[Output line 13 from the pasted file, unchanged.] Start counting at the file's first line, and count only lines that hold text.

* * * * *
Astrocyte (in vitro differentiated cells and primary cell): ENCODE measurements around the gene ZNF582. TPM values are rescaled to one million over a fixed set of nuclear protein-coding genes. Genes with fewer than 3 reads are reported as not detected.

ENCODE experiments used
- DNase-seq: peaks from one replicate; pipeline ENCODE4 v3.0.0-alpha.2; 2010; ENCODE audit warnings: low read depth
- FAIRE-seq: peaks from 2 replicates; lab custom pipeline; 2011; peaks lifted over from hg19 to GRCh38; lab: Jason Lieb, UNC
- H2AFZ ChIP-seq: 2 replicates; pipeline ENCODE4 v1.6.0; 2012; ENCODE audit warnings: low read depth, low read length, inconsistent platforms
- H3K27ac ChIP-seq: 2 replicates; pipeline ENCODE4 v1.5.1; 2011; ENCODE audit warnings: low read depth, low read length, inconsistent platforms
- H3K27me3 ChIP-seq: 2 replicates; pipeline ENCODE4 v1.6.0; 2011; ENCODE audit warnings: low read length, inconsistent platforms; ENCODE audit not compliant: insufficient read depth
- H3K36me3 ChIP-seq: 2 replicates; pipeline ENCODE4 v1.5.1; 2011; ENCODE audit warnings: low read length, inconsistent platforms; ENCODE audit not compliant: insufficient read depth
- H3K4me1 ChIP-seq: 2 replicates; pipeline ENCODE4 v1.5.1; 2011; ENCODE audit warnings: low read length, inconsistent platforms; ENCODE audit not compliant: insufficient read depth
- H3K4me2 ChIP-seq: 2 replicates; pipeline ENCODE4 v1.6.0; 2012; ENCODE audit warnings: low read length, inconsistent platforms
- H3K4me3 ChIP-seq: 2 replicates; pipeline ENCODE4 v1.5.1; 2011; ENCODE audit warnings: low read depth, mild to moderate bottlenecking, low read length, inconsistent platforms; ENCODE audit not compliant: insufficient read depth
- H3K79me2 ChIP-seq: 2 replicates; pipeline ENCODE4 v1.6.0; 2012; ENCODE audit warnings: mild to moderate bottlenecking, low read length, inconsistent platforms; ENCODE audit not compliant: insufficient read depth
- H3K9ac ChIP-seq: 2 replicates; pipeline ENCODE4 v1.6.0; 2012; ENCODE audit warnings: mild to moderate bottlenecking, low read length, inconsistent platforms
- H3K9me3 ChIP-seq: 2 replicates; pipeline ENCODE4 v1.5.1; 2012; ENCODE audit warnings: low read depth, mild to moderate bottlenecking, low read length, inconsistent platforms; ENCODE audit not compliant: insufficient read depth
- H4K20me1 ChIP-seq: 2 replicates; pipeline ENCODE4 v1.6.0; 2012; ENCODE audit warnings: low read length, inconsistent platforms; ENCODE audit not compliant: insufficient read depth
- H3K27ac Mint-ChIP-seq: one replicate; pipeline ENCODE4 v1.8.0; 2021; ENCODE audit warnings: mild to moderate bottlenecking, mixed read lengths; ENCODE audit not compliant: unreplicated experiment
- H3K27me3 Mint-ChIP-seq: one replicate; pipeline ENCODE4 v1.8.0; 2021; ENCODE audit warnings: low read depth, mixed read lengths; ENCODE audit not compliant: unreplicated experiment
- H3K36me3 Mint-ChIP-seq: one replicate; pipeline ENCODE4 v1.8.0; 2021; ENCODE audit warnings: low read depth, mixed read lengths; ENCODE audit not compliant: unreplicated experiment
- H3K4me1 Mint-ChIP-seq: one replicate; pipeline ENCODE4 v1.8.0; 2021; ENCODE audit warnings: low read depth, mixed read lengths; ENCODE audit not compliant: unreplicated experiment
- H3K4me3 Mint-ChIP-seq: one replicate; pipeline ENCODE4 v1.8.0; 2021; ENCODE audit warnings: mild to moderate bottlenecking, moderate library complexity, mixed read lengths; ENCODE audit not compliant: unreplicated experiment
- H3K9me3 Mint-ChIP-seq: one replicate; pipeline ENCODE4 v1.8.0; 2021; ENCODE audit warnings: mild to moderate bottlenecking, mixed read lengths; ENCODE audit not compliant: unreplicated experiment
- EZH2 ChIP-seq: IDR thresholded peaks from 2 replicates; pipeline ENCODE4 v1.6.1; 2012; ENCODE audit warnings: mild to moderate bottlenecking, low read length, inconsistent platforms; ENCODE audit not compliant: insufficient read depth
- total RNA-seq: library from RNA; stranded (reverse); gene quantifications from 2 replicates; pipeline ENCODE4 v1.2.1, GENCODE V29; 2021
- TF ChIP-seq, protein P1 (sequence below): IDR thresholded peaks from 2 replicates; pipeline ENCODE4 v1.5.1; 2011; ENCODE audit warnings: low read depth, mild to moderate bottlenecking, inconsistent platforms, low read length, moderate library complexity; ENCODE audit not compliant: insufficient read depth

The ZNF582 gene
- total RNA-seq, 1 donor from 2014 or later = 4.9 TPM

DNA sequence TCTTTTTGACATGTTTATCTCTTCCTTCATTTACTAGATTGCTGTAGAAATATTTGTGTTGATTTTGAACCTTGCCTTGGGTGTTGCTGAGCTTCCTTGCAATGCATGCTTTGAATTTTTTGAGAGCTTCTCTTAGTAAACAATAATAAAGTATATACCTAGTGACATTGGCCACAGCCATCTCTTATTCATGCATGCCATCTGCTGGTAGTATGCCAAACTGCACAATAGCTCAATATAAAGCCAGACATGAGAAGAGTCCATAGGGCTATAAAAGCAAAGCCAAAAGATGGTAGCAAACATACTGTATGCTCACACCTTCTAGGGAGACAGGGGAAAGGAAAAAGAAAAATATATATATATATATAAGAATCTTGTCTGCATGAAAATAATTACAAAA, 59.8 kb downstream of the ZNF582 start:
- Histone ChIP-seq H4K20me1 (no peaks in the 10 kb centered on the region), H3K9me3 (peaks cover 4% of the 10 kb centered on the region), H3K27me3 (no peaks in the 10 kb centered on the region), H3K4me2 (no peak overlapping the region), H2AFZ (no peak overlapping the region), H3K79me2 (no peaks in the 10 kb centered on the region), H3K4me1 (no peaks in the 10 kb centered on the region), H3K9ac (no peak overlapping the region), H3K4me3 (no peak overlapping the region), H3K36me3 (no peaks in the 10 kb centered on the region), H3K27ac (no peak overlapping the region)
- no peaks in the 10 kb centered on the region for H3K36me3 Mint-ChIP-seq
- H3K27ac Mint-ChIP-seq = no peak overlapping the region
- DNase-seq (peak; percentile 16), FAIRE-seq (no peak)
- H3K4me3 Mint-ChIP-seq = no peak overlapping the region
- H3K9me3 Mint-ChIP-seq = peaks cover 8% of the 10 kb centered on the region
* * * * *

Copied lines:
- H3K9ac ChIP-seq: 2 replicates; pipeline ENCODE4 v1.6.0; 2012; ENCODE audit warnings: mild to moderate bottlenecking, low read length, inconsistent platforms